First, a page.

View profile

Digicel / Telstra - A security win?

The Village Explainer
Digicel / Telstra - A security win?
By Dan McGarry • Issue #52 • View online
The Village Explainer is a semi-regular newsletter containing analysis and insight focusing on under-reported aspects of Pacific societies, politics and economics.
This is the second part of our look at the proposed Digicel / Telstra deal. In this issue, we ask: Would this be this a security win for Australia?
(Spoiler: No. Not in any real sense. Not for Australia, and not for the Pacific.)

It’s hard for me as a former software developer to express just how deep my bemusement runs at the news that Digicel and Telstra are in talks concerning the potential sale of the Denis O'Brien’s embattled Pacific step-child. The sale, if it happens, will be backed by substantial financing by the government of Australia—up to US $1.5 billion, according to some reports.
The motivation for this, apparently, is to forestall a Chinese-backed takeover that would leave Pacific islanders wide open to mass surveillance.
That one simple sentence contains so many invalid assumptions, it’s hard to know where to start.
Let’s take it step by step.
1) Would the sale of the carrier to a Chinese company create new opportunities to spy on Pacific islanders, and presumably Australians?
Well, yes and no. As telecoms researcher Dr Amanda Watson pointed out to me in a conversation earlier this week, Chinese hardware is already deeply embedded in Pacific infrastructure.
PNG’s State Enterprises Minister Sasindran Muthuvel is on the record saying that not only is Huawei a part of the country’s national infrastructure, it’s their preferred vendor.
All three of PNG’s national telcos, he said, are using Huawei equipment. In fact, Bernard Yegiora has argued that Huawei’s central presence in PNG telecoms makes them an important driver of digital development.
The prevalence of Chinese equipment extends across the Pacific islands, though some countries have taken nominal steps to limit their exposure on this front.
Vanuatu’s national e-Gov network, which joins government facilities across the capital and throughout the country, was built by Huawei. But much of the switching and transmission equipment was subsequently swapped out for other vendors. The decision was described as a scheduled upgrade, but I’d bet good money that security was a dimension in the product choice, as it should be in all network-related decisions.
But the presence of Chinese-manufactured equipment isn’t the only way the CCP could conduct a mass surveillance operation.
Dr Watson highlighted this report of a series of attacks known as Advanced Persistent Threats (or APTs). An APT is a targeted attack against a particular subject, in which the attacker takes pains to hide their presence, in order to continue spying for as long as possible.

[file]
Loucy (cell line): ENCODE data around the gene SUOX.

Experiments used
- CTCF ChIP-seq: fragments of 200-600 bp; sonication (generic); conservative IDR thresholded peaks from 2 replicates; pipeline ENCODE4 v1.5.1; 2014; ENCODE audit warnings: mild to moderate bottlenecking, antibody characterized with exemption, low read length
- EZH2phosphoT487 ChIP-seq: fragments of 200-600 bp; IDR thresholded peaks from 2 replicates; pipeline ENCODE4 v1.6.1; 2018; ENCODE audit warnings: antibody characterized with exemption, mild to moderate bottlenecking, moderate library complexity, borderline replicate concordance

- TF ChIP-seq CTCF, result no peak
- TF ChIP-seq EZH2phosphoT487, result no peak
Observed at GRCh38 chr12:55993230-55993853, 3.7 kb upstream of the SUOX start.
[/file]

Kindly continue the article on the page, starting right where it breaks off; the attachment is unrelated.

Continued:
These attacks targeted telecoms companies in order to steal subscriber and account information. This kind of data can be used to track a person’s movements over time. They show which mobile tower a person is connecting to. With persistent data connections on phone apps, individuals can be tracked minute by minute this way.
If you want a detailed account of how this kind of thing works, I strongly recommend the ground-breaking data-driven investigative group Bellingcat. They used mobile phone records to identify and track the hit team that followed Russian opposition figure Alexander Navalny to Siberia, and then poisoned him in an alleged assassination attempt.
Incidentally, Bellingcat doesn’t own any Russian phone companies. That doesn’t appear to have slowed them down much.
So here’s what we’ve learned so far:
  • Chinese companies already have a lot of equipment deployed inside Digicel and other Pacific telecoms companies.
  • Even if it didn’t, a sophisticated technological power such as the CCP doesn’t need to own the telcos to steal their crown jewels.
2) Does ensuring Australian ownership of Digicel Pacific advance Australian/Five Eyes surveillance capacity?
Again, yes and no.
The Australian Signals Directorate is a sophisticated and technologically advanced organisation. It may lack the massive budget and deep tie-ins to manufacturers that China possesses, but it has world-class talent, and it’s a key partner in the Five Eyes alliance.
Australia looks after its own interests as well as those of its partners. As the Bernard Collaery / Witness K case has shown us, it’s also used those capabilities against its friends.
The Five Eyes are known to have been active in the Pacific in the past, and it would defy reason to suppose that they aren’t still.